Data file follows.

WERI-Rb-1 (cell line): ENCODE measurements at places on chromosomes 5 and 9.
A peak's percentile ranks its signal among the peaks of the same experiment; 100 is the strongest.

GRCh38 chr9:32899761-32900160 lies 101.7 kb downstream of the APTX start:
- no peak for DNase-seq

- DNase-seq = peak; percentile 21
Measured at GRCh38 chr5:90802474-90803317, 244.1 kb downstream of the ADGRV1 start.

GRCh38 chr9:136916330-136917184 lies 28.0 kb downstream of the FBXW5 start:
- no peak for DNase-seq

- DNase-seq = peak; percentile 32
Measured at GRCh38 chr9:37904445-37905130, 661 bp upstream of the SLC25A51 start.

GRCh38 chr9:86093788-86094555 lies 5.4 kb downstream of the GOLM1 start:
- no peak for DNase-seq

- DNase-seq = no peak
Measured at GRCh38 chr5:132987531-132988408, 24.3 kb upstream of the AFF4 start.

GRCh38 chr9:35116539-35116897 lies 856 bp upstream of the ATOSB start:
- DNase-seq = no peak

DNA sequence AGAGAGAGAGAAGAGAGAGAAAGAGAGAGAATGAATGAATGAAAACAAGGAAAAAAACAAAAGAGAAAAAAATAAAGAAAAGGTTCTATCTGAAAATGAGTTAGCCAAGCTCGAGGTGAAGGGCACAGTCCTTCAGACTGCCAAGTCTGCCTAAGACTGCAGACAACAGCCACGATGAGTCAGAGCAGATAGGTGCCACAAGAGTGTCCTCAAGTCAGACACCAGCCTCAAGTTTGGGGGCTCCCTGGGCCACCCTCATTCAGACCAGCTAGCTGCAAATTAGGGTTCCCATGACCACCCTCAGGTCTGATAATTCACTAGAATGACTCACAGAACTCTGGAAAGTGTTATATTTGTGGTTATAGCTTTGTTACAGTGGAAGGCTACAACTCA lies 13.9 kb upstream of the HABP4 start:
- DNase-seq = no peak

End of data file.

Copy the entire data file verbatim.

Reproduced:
WERI-Rb-1 (cell line): ENCODE measurements at places on chromosomes 5 and 9.
A peak's percentile ranks its signal among the peaks of the same experiment; 100 is the strongest.

GRCh38 chr9:32899761-32900160 lies 101.7 kb downstream of the APTX start:
- no peak for DNase-seq

- DNase-seq = peak; percentile 21
Measured at GRCh38 chr5:90802474-90803317, 244.1 kb downstream of the ADGRV1 start.

GRCh38 chr9:136916330-136917184 lies 28.0 kb downstream of the FBXW5 start:
- no peak for DNase-seq

- DNase-seq = peak; percentile 32
Measured at GRCh38 chr9:37904445-37905130, 661 bp upstream of the SLC25A51 start.

GRCh38 chr9:86093788-86094555 lies 5.4 kb downstream of the GOLM1 start:
- no peak for DNase-seq

- DNase-seq = no peak
Measured at GRCh38 chr5:132987531-132988408, 24.3 kb upstream of the AFF4 start.

GRCh38 chr9:35116539-35116897 lies 856 bp upstream of the ATOSB start:
- DNase-seq = no peak

DNA sequence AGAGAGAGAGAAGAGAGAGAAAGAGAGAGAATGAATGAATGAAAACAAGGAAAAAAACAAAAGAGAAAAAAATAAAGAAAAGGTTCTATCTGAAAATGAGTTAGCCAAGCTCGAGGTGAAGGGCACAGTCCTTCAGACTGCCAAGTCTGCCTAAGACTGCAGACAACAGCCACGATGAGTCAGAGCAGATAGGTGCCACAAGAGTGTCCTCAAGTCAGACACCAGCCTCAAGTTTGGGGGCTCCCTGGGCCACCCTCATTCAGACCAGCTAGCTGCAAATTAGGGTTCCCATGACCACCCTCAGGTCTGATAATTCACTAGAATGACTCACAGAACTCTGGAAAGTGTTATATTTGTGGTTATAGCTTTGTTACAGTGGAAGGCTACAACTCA lies 13.9 kb upstream of the HABP4 start:
- DNase-seq = no peak